From Samuel Gregg:
In his Mémoires d’Espoir, the leader of Free France during World War II and the founder of the Fifth Republic, General Charles de Gaulle, wrote at length about a subject on many people’s minds today—Europe. Though often portrayed as passionately French to the point of incorrigibility, de Gaulle was, in his own way, quintessentially European.
For de Gaulle, however, Europe wasn’t primarily about supranational institutions like the European Commission or the European Central Bank, let alone what some European politicians vaguely call “democratic values.” To de Gaulle’s mind, Europe was essentially a spiritual and cultural heritage, one worthy of emulation by others. Europe’s nations, de Gaulle wrote, had “the same Christian origins and the same way of life, linked to one another since time immemorial by countless ties of thought, art, science, politics and trade.”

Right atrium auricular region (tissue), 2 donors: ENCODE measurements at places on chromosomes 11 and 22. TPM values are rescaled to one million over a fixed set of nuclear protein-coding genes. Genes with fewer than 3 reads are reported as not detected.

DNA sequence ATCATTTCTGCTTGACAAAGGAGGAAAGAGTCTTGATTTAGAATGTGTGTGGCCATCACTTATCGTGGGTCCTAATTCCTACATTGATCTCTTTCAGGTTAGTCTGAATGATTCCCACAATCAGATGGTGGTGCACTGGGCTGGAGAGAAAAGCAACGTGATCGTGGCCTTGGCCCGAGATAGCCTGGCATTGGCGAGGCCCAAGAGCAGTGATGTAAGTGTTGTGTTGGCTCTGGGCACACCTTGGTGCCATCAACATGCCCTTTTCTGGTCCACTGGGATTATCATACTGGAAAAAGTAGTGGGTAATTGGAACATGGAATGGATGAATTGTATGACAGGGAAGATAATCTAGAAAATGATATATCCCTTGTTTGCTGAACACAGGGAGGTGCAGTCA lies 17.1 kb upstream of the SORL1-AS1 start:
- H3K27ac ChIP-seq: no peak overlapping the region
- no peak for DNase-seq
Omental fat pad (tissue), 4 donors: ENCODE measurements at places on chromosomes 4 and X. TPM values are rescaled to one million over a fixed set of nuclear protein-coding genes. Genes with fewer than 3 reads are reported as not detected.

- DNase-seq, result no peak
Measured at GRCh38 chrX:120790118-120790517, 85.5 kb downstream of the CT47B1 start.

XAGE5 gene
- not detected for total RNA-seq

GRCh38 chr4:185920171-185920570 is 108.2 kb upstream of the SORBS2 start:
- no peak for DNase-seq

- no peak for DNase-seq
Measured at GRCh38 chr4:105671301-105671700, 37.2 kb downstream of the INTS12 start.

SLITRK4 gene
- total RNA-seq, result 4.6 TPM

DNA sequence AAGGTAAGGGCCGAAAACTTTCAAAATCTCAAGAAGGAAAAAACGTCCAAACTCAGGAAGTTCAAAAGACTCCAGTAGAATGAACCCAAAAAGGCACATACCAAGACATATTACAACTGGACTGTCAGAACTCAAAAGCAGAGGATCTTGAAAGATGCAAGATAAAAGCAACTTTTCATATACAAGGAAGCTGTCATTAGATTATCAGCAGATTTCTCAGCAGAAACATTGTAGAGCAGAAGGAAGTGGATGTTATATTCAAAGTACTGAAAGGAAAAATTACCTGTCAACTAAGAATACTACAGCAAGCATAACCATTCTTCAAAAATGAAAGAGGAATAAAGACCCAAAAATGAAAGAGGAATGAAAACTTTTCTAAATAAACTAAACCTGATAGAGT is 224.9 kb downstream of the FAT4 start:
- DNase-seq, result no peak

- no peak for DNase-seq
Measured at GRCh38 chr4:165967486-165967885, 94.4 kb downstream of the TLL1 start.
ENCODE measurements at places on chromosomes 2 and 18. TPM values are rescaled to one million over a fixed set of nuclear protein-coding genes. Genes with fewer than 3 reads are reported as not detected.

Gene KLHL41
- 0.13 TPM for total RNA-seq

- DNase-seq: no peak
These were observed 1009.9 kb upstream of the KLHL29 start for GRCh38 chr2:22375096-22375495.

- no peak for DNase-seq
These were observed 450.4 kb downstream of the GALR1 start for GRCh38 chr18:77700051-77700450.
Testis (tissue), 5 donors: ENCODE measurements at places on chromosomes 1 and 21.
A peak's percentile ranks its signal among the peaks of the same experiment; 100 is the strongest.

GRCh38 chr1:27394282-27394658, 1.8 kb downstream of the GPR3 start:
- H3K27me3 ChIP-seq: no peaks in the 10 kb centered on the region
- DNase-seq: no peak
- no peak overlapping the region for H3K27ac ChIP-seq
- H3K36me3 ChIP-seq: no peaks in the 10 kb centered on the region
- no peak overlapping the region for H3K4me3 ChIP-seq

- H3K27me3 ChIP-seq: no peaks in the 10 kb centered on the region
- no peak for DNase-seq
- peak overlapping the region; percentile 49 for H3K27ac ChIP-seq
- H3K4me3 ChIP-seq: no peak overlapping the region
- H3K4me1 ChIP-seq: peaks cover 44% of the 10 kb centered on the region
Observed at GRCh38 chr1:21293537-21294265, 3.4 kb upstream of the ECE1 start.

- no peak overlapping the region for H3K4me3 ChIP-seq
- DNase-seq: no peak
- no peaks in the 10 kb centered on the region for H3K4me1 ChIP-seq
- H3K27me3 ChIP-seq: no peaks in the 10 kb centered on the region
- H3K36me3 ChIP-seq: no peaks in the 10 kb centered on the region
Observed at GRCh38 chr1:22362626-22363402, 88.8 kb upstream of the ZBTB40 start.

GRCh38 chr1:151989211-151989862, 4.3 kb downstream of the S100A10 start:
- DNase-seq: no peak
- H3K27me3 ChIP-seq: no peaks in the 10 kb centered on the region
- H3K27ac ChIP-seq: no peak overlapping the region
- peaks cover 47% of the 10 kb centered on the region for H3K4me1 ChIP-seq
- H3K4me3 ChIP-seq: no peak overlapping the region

On this basis, de Gaulle considered it “natural” that these nations “should come together to form a whole, with its own character and organization in relation to the rest of the world.” However, de Gaulle also believed that without clear acknowledgment and a deep appreciation of these common civilizational foundations, any pan-European integration would run aground.
Today’s European crisis reflects the enduring relevance of de Gaulle’s insight. This is true not only regarding the quasi-religious faith that some Europeans place in the type of supranational bureaucracies that drew de Gaulle’s ire. It also applies to the inadequacies of the vision that informs their trust in such institutions. Until Europe’s leaders recognize this problem, it is difficult to see how the continent can avoid further decline, whether as a player on the global stage or as societies that offer something distinctly enriching to the rest of the world.